A federal judge in Texarkana sentenced several men involved in trafficking methamphetamine in the Hope, Ark., area to years-long prison terms this week.
LaQuan Haynes, aka “Quan” and “Lil’ Hayes,” was sentenced to 20 years in federal prison Monday by U.S. District Judge Susan Hickey for conspiring to distribute kilos of meth in southern Arkansas. Haynes was designated a career offender because of his lengthy criminal history.
Hickey told Haynes his role as a leader in the conspiracy and the fact that he “maintained a drug premise,” contributed to the lengthy sentence as well. Haynes, 30, was on parole when he and others moved large quantities of illegal drugs in 2012 and 2013, Hickey said.
Assistant U.S. Attorney Benjamin Wulff said that while federal guidelines indicate Haynes could receive a term of 30 years to life, the government would not object to the 20-year sentence because Haynes’ criminal history does not include convictions for assaultive offenses.
“A 20-year sentence is two thirds of his life,” said Haynes’ lawyer, Michael Todd of Dallas. “He’ll be close to 50 upon release.”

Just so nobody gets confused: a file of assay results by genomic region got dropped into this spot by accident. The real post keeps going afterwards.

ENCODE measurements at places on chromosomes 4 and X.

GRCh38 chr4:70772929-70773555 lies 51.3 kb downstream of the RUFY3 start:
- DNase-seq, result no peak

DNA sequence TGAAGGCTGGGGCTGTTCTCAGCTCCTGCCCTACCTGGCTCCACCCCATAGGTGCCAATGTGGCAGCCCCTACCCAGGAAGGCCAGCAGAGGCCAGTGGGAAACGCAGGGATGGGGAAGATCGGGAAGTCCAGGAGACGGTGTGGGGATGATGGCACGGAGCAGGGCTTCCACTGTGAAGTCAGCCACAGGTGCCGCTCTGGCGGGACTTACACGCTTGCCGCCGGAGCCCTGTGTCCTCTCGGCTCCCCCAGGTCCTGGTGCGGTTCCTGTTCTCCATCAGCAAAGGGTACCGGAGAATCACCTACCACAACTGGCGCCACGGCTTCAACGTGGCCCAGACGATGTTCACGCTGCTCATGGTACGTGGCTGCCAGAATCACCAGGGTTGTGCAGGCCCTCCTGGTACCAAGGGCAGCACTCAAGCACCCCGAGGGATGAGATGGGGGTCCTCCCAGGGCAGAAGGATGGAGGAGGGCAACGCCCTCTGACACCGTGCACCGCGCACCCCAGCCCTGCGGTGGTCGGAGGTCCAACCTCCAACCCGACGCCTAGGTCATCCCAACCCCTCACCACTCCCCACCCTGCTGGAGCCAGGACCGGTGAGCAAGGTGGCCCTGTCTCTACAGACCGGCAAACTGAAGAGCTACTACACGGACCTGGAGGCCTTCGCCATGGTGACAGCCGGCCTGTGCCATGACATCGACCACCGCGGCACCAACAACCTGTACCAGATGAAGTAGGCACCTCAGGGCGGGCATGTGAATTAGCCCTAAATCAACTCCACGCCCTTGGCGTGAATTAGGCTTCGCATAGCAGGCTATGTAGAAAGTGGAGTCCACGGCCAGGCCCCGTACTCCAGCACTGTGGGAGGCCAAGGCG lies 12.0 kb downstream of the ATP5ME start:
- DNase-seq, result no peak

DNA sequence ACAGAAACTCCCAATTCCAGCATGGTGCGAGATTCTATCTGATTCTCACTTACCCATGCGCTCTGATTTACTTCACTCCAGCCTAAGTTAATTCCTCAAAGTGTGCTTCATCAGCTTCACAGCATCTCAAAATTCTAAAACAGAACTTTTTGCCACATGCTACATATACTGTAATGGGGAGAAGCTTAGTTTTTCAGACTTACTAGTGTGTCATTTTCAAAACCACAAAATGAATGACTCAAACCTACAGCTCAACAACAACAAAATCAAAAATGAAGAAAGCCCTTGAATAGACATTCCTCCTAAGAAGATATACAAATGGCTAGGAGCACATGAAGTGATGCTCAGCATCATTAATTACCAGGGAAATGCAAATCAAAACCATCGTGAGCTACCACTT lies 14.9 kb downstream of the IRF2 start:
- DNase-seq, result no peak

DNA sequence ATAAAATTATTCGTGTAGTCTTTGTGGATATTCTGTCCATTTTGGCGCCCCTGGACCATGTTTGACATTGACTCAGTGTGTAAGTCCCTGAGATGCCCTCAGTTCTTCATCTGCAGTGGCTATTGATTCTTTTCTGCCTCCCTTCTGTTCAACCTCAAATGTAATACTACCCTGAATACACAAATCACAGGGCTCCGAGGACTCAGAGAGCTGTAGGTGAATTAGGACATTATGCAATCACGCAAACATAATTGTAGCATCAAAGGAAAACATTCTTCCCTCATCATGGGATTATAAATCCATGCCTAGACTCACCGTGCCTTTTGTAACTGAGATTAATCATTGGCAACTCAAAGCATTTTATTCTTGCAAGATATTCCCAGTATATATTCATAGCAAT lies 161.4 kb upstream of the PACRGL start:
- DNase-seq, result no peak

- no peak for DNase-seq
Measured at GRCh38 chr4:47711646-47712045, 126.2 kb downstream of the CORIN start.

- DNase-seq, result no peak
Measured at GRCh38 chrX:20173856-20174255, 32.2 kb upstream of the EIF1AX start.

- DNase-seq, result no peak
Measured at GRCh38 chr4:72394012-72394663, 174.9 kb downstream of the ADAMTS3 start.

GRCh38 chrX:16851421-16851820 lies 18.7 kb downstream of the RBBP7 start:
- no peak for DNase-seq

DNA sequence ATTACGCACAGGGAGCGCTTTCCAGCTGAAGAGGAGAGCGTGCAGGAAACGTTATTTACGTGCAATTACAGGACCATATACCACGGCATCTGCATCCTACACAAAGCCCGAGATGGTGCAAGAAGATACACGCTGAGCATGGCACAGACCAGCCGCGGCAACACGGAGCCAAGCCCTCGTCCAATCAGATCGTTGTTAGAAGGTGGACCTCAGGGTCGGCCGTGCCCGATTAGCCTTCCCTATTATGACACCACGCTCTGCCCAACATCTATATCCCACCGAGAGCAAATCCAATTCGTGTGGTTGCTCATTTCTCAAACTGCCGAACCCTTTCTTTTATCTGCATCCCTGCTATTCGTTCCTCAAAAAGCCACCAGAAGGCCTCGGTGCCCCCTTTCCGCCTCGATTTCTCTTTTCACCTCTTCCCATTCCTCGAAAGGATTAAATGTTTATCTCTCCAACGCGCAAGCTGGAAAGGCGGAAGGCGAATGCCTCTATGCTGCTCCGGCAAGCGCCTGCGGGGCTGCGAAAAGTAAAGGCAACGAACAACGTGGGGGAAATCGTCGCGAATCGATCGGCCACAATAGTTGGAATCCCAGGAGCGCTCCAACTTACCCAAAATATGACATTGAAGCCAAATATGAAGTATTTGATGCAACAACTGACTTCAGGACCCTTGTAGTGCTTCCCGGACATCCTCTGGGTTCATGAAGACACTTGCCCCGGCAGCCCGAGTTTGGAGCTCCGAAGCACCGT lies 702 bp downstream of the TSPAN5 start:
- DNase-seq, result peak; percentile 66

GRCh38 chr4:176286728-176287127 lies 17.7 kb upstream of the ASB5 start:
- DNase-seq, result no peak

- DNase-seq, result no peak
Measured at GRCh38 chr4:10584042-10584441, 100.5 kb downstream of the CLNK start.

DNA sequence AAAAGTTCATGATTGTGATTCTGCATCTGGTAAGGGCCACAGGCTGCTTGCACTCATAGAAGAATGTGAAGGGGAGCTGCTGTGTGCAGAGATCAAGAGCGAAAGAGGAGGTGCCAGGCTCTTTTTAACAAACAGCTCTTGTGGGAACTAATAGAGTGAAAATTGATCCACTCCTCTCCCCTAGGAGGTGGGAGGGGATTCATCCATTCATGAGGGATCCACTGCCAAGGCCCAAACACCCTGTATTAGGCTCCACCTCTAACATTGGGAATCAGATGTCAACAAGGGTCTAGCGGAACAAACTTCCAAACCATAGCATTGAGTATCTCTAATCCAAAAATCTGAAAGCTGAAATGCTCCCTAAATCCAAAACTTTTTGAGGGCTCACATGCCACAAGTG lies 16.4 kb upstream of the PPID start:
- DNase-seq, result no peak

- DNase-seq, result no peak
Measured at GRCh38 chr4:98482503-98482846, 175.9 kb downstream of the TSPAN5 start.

As several members of Haynes’ family, including his children, looked on, Hickey told Haynes his conduct and resulting prison sentence are punishment for his family as well.
Haynes and three other men were listed in an indictment handed down in 2014 by a grand jury in the Texarkana Division of the Western District of Arkansas. Last year, Lamario “Juiceman” Henderson pleaded guilty to distribution of methamphetamine and received a 27-month term.
James “Booty” Block, 26, was sentenced Monday by Hickey shortly after Haynes. Block received a six-year term for conspiracy to distribute methamphetamine. Block’s lawyer, federal public defender Tiffany Fields, said Block has a drug problem and asked Hickey to recommend that he complete an intensive drug treatment program while in prison.
Assistant U.S. Attorney Jonathan Ross prosecuted Block and co-defendant Billy “Carty” Florence, who appeared for sentencing Tuesday before Hickey. Florence received a 10-year sentence.
Like Haynes, Florence is designated a career offender because of his prior felony drug convictions, which include distribution of crack cocaine. Texarkana attorney John Pickett represented Florence.
At all of the hearings, Hickey spoke of the effect of drug trafficking on the lives of those who peddle them and those who use and become addicted to them.
“These drugs are not only affecting your life-you’re going to prison for selling them-but they hurt the people who buy them,” Hickey said. “Their families suffer. These drugs have ruined a lot of people in our community. You and a group of others are responsible for putting large amounts of drugs on the streets in southern Arkansas. It can’t be tolerated.”
Depending on their conduct while in jail, the men could receive up to 54 days per year of credit toward their sentences for good behavior. There is no parole from federal prison.